Women’s health is more likely to suffer due to conflict or climate change. Illnesses such as malnutrition, anemia, and malaria particularly affect women, especially if pregnant or breastfeeding. In Yemen, Sudan, and Iraq, 36 per cent, 34 per cent, and 31 percent of women suffer from anemia, respectively.


Another serious issue impacting women’s health and livelihood in the Arab region is clean water access. In 2014, 18 Arab countries had a rate of average water availability lower than 1,000 cubic meters per capita per year, which represents the water poverty line. 13 out of 18 of those countries had a rate of water availability per capita per year lower than 500 cubic meters, which represents the severe water scarcity line established by the World Health Organization.

In settings of conflict and climate disasters, access to and availability of water is compromised, as damage is often inflicted upon water resources and infrastructure. Conflicts, including threats posed by fighting and landmines, hinder the operation and maintenance of water facilities.

Throughout 2012-2013, 118 water and sanitation facilities were destroyed in Palestine. In Palestine, around 200,000 rural dwellers in the West Bank are not connected to a water network due to conflict as well as limited rainfall and drought—water scarcity causes heightened water prices, hinders agricultural activities, and endangers livelihoods. Increases in population density due to conflict and climate pressures strain the already compromised water resources, especially in Gaza, Sudan, and Yemen.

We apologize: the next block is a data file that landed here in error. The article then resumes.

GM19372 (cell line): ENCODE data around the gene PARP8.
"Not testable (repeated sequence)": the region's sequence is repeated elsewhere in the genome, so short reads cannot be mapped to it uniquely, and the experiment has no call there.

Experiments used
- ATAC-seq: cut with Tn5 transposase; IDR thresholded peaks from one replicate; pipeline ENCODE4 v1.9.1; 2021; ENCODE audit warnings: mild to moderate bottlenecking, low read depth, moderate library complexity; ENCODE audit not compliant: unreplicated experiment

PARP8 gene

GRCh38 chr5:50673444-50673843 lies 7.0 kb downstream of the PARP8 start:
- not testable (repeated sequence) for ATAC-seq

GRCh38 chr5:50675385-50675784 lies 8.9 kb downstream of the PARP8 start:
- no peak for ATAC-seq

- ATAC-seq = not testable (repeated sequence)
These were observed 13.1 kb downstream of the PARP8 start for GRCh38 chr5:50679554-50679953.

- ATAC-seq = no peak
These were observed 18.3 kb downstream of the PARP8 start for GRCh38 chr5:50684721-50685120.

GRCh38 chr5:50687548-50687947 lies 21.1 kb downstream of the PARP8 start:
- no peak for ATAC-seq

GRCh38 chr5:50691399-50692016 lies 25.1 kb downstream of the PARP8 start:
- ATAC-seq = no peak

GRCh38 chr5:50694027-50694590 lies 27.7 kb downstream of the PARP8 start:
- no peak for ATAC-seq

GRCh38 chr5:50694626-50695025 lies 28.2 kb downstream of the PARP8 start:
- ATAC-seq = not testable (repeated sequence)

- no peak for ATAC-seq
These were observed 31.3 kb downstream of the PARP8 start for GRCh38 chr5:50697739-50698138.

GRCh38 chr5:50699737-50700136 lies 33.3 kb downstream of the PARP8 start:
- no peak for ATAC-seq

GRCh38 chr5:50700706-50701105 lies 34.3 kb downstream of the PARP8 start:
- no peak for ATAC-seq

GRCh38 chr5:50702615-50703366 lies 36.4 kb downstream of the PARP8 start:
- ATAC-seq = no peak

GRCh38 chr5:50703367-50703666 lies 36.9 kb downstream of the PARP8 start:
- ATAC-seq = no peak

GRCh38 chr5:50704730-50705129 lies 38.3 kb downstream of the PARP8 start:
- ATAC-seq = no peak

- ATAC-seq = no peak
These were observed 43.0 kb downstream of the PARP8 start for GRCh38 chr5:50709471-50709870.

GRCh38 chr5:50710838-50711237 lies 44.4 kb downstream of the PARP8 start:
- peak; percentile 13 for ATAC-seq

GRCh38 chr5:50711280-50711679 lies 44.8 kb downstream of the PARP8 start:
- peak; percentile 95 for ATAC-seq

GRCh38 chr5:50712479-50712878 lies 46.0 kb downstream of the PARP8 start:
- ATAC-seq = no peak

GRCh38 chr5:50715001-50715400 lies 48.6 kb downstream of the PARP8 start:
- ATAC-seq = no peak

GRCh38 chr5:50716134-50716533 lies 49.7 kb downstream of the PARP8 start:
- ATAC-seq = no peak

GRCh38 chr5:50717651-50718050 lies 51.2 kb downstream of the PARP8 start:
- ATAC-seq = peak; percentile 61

Women, who are often responsible for water collection, are disproportionately affected by the impact of conflict and climate events on access to water, especially in rural areas. Amidst water scarcity, women and girls must travel long distances to collect water and are subject to sexual violence and other threats to their safety. The lack of safe and private sanitation facilities exposes women to violence. This is especially true for refugee women in Iraq and Palestine whose only access to sanitation is restricted to camps where water shortages are common.

Women are often placed in dangerous situations when access to water is unavailable and their land rights are compromised—women’s ability to care for their families is threatened by reduced agriculture and livestock production due to lack of access to water. Rural, poor women who depend on shared water resources can often struggle to secure water for their families, increasing exposure to diseases. For instance, cholera and diarrhea outbreaks in Iraq mainly affect women and girls.

Women are at the intersection between climate change and conflict, the impacts of which are mutually reinforced. They are the prime managers of natural resources during war and natural disaster, and they register better performance in the management and use of natural resources compared to men. However, women have limited participation in policymaking even though they are at the forefront in the fight against poverty and ensuring standards for food security. Women must be active participants in environmental policymaking to guarantee better management of resources in conflict settings and to promote peace and stability in the Arab region.

A World After Covid-19: Charting a Path for Gender Justice in the Arab Region

There was a recent, critical, event that can be useful in creating a path forward for gender equity and justice in a post-COVID world: Accelerating Gender Justice in the Arab States region: a pathway to achieving the 2030 Agenda post-COVID.

Fadia Kiwan spoke about the context of the economic crisis in Lebanon where women: were the first to be fired since men are considered the “providers of the household,” have suffered under the double burden of working from home and supporting the family and the children, and have been facing increases in violence.